food security in the Philippines

Kiko Pangilinan on lowering pork tariffs: ‘Somebody is gonna make a killing’

Mara Cepeda
Kiko Pangilinan on lowering pork tariffs: ‘Somebody is gonna make a killing’

PRIVILEGE SPEECH. Senator Kiko Pangilinan delivers a speech inside the Senate session hall.

File photo by Rappler

Senator Kiko Pangilinan urges Secretary William Dar to rid the Department of Agriculture of corrupt officials

Senator Francis “Kiko” Pangilinan warned that certain quarters stand to earn kickbacks if the Department of Agriculture’s (DA) plan to increase pork imports while lowering tariffs pushes through.

In a Rappler Talk interview on Monday, March 22, Pangilinan pointed out that huge money would be involved if the DA’s proposal to bring in 400 million kilos of pork from overseas is approved and tax is reduced from the current 30% to 10%.

Kiko Pangilinan on lowering pork tariffs: ‘Somebody is gonna make a killing’

“You know how much 400 million kilos is if its landed cost is at $2 or $3? That’s $1.2 billion worth of imports!… Ang laking pera, tapos papatungan (That’s already a huge sum, then you would add grease money),” said Pangilinan.

“So who’s pushing for lowering the tariffs and increasing the volume? So somebody, you know, is gonna make a killing…at the expense of our local hog industry. We are concerned about this,” the senator added. 

The DA is proposing to triple the minimum access volume of pork imports or the number of allowable pork imports with lower tariffs from 54,000 metric tons to 162,000 metric tons, as pork prices hit record highs amid the coronavirus crisis.

But senators and meat producers alike have opposed this, as it would hurt the local industry and cost the government billions of pesos in foregone revenues.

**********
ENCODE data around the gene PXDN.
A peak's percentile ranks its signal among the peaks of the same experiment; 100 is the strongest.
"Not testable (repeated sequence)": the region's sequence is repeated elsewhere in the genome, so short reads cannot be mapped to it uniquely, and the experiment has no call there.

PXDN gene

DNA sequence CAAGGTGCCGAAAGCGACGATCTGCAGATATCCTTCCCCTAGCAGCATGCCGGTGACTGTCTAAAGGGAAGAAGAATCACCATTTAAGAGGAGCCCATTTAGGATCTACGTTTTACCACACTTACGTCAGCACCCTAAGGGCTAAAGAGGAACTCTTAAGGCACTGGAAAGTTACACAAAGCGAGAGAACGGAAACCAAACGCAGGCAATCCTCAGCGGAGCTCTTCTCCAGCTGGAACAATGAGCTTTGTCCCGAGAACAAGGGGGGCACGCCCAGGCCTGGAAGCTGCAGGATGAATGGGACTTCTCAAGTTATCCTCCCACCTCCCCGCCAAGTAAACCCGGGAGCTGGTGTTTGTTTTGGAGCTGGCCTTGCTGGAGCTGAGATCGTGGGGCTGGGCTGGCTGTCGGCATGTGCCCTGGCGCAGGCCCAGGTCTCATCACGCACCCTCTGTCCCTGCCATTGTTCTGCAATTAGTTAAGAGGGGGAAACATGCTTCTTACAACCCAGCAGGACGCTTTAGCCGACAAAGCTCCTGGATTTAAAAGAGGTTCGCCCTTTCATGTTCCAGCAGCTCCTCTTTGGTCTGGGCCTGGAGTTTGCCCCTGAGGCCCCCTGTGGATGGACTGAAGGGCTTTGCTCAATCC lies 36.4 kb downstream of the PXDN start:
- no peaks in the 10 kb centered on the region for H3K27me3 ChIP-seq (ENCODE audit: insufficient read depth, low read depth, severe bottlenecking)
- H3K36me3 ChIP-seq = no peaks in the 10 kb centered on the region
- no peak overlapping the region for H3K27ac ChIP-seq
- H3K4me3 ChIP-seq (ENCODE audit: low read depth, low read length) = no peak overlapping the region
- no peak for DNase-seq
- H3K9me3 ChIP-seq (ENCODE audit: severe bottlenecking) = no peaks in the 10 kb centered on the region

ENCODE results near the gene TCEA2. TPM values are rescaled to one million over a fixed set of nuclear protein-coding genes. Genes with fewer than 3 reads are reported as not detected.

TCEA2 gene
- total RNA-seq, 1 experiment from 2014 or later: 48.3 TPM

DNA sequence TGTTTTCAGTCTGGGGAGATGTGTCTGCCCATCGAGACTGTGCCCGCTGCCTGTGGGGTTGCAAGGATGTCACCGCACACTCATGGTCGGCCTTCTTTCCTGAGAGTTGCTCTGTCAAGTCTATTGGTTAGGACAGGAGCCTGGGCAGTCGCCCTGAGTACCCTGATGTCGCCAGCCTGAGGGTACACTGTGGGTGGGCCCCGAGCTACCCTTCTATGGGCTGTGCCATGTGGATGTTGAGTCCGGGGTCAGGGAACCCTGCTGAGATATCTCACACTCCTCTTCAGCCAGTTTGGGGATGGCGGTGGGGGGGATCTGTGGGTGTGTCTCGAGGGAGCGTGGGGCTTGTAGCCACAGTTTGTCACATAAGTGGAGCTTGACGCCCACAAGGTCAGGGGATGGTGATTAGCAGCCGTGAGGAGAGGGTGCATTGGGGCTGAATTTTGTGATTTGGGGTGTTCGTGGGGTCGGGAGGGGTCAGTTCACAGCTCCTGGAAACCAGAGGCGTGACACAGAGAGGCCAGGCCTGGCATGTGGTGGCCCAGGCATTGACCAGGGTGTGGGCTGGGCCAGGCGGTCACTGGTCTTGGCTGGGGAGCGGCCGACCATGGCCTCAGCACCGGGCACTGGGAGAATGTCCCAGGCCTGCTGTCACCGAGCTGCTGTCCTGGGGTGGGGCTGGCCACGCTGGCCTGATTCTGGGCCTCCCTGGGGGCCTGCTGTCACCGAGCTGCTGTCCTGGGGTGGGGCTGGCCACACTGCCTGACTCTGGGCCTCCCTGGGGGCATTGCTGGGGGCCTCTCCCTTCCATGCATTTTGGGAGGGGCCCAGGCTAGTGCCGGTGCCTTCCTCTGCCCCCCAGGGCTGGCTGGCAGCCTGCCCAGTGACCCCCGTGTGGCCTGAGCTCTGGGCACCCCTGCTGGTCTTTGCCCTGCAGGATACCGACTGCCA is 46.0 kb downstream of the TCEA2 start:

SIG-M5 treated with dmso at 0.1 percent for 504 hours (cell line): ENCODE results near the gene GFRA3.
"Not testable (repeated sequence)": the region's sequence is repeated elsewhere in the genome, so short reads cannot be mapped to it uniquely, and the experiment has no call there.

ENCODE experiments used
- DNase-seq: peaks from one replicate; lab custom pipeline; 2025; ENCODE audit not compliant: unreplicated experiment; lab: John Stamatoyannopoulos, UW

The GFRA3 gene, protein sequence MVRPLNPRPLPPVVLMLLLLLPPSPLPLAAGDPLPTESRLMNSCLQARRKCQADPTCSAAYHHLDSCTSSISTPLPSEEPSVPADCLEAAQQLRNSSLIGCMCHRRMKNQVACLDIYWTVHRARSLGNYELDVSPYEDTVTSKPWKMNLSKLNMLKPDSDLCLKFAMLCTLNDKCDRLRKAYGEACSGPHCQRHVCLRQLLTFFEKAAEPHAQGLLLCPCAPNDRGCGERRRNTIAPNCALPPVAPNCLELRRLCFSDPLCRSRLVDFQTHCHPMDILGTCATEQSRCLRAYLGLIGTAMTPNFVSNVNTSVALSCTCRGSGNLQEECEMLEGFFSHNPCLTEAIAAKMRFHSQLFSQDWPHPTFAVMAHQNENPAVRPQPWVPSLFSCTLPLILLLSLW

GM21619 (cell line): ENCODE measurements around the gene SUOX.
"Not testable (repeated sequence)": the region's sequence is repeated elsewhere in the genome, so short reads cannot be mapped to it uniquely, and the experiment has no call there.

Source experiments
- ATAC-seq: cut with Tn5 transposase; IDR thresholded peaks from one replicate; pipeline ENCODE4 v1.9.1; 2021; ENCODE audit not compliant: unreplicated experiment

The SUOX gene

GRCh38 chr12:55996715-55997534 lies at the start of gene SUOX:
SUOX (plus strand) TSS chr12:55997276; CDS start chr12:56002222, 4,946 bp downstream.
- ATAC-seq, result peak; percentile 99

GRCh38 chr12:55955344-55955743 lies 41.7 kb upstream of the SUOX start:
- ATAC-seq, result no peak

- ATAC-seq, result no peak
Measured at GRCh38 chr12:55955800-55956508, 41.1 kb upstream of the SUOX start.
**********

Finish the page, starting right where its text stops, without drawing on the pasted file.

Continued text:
Pangilinan said he is not against pork importation per se, but it has to be regulated properly in order to protect Filipino hog raisers who have to face the double crises of the COVID-19 pandemic and the African swine fever (ASF) outbreak. 

“So supply, temporarily bring in pork from abroad, that’s fine, temporarily, to address the lack of supply. But it has to be the right amount and not too much to the point that the local hog industry, which is already facing so many challenges – they’re already down on their knees – will have compete  with millions of kilos of imported pork. The industry would die,” said Pangilinan. 

The Senate is poised to investigate on April 6 the alleged tongpats or kickback scheme within the DA, which Senator Panfilo Lacson said is worsening the country’s food security crisis caused by the ASF outbreak.

The Senate also adopted Pangilinan’s resolution urging President Rodrigo Duterte to declare a state of national calamity due to the “severe impacts” of the ASF outbreak. 

Call to clean up the DA

Asked to assess how the DA has been handling the ASF problem, Pangilinan said he continues to trust Agriculture Secretary William Dar, but urged the Cabinet official to rid the agency of corrupt officials. 

Pangilinan recalled that when he headed the National Food Authority Council under the previous administration, he led the filing of several cases against traders who were in cahoots with NFA managers.

Pangilinan believes Dar should do the same to help clean up the DA.

“Yeah, he should, he should. He should put his foot down and I wish him well, I wish him luck. And if he needs my help in order to do that, we’re more than willing to help him,” said Pangilinan. 

“I can understand where Secretary Willie Dar is coming from in terms of people around him [who] may not be as cooperative or do not share his vision, and are in a way undermining his efforts. So I think what he needs is help at this point. And that’s what we’re doing precisely,” he added. 

Pork producers’ groups earlier called for Dar’s resignation amid the rising costs of pork and chicken. But Dar said the resignation calls were “unfair,” as his work is a “balancing act for the farmers and the consuming public.” – Rappler.com

Mara Cepeda

Mara Cepeda specializes in stories about politics and local governance. She covers the Office of the Vice President, the Senate, and the Philippine opposition. She is a 2021 fellow of the Asia Journalism Fellowship and the Reham al-Farra Memorial Journalism Fellowship of the UN. Got tips? Email her at mara.cepeda@rappler.com or tweet @maracepeda.